Before the start of the 2013 season there was a swell of hype surrounding the Ohio Bobcats football team. For the second straight season Ohio was the preseason media favorite to win the MAC East. Our reader predictions had the Bobcats going 8-0 in conference play, by a decent margin. The hype was understandable.
The 'Cats were loaded with talent, including quarterback Tyler Tettleton, who seemed poised to cap off his three-year run with a huge season. They were coming off their second-straight bowl win, a game they won by 31 points. A season after cracking the BCS Top 25 before injuries caught up to the team, people were throwing the Bobcats season-opener vs. then No. 9 Louisville on upset alert. The whole nation was watching as the game got moved to a prime spot: 3:30 p.m. the Sunday before the NFL season began. If the 'Cats wanted to make a statement to reaffirm their fans' faith after a mid-season collapse in 2012, this was the time to do it.
Then reality set in.
The kitties were bullied by the Cardinals. Bruised, beat up and dejected the 'Cats started off 2013 with a 49-7 loss. The beat down was a harbinger of future disappointments for Ohio fans, but not before some clever deception.
The Bobcats won six of their next seven games, and seemed poised for a big season, despite the initial knockdown. Sure, running back Beau Blankenship was having an awful season coming off a year in which he finished in the Top 10 in the nation in rushing. Sure, Tyler Tettleton was on pace for his worst season ever. Sure, Ohio's defense couldn't stop the run. But, the 'Cats were winning, and winning cures all ailments. Except when it doesn't.
When the calendar hit November, the Bobcats collapsed, only this time it seemed to be the result of a self-destructive spiral, rather than injuries. In three games to start the month, all on TV, the 'Cats fell out of contention for a MAC East championship in spectacular fashion; losing by a margin of 123-16.
A brief flash back to dominance, over a miserable UMass team had Ohio fans hopeful for a strong finish and a chance to go bowling. When the surprise pick came through that Ohio and its 4-4 MAC record and not Toledo, which had a better conference record and beat the teams Ohio was destroyed by, was going bowling in St. Petersburg, it seemed like a chance to go out strong, and send the most successful senior class in Ohio Football history with a strong win. For a little while it appeared to be well within reach.
The 'Cats led 20-17 in the fourth quarter after trailing early. Then, like the season itself, Ohio collapsed in the fourth quarter. When it was all said and down the Bobcats lost 37-20 and finished the year 7-6. It was disappointing to say the least.
But, looking back on the Bobcats' 2013 season isn't as simple as looking at the teams six losses by a margin of 235-66, No, it would be too one-sided to simply look at the follies of the 'Cats, and their senior class and wrap 2013 up as a failure and call it a day.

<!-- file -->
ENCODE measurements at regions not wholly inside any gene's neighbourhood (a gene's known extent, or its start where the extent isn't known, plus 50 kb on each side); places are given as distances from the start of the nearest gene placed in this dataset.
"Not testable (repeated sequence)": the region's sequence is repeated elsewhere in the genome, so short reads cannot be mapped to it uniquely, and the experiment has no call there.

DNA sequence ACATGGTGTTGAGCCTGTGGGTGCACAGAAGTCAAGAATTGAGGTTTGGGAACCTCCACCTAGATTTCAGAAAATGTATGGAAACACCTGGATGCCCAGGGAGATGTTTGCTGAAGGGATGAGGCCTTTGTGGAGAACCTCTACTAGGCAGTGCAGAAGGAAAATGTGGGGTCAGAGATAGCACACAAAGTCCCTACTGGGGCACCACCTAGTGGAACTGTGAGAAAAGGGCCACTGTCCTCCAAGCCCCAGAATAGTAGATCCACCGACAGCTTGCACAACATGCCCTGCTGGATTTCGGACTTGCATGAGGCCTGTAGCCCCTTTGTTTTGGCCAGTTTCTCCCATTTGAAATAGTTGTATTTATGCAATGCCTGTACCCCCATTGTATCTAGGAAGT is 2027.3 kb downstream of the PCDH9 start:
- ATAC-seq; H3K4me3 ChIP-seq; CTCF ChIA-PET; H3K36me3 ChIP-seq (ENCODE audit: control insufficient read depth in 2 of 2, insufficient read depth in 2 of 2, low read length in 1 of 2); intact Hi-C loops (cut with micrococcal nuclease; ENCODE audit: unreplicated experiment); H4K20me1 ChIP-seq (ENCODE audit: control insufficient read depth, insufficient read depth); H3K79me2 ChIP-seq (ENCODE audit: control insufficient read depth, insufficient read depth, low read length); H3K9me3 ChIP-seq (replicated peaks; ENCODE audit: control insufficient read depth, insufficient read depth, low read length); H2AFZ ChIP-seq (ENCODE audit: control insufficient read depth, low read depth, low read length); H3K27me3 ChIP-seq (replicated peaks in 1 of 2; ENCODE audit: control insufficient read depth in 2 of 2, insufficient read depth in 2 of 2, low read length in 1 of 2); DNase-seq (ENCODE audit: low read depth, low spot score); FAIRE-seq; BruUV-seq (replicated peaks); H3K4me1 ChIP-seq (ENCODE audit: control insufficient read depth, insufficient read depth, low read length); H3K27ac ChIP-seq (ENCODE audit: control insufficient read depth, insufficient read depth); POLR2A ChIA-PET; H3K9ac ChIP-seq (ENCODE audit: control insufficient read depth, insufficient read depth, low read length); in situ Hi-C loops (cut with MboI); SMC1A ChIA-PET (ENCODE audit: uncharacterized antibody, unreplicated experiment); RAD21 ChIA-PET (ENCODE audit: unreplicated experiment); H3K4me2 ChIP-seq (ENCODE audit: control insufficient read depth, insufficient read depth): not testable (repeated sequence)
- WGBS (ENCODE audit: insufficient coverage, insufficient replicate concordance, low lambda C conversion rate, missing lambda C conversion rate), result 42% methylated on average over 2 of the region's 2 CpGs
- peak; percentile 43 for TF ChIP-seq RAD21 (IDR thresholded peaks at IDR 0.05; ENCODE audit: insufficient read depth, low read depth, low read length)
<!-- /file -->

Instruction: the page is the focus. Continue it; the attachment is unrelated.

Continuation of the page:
Was 2013 a failure? Absolutely. Was it still apart of the greatest run ever in program history? Correct again.
The sheer fact that I'm writing this article, complaining about a 7-6 season and a loss in a bowl game that Ohio put a strong fight up in, is a sign that in reality while 2013 didn't live up to the lofty preseason expectations, it was a success. Three seasons ago, a 7-6 year with a strong showing for two quarters of a bowl game would have been a good season.
The fact is in 2013 Tyler Tettleton still managed to put up one of the best statistical season of any Ohio quarterback, ever. The wide receiver core stepped up and showed depth, and Chase Cochran emerged as a true deep threat. The offensive line, though banged up all season long, gained valuable experience, and should be an asset next season, even with the loss of several starters. Defensively, Ohio's secondary improved, and though it got torched at times this season, when it was on, key players such as Devin Bass and Nathan Carpenter proved that they are able to hang with anyone. The 'Cats found their replacement for Matt Weller, and fixed a punting problem. And, Ohio found a defensive star of the future in freshman defensive end Terrell Basham, who has the potential to be the best player to ever wear the green and white.
Oh, and for all the talk of Ohio's play-calling needing to open up and change, with the likes of Derrius Vick and Daz' Patterson stepping into starting roles in 2014, fans should get their wish. Patterson is a dynamic player who fits the mold of a poor man's Dri Archer. If the Bobcats plan to put him into the starting running back role, they will be forced to work in some new plays to maximize his abilities.
For Ohio, 2013 may not have gone as planned, but that doesn't negate the fact that the season was, in a way, a success. Frank Solich and company have built a program on a solid foundation, and if the team could survive all the lows of 2013, the team can survive the loss of a great senior class.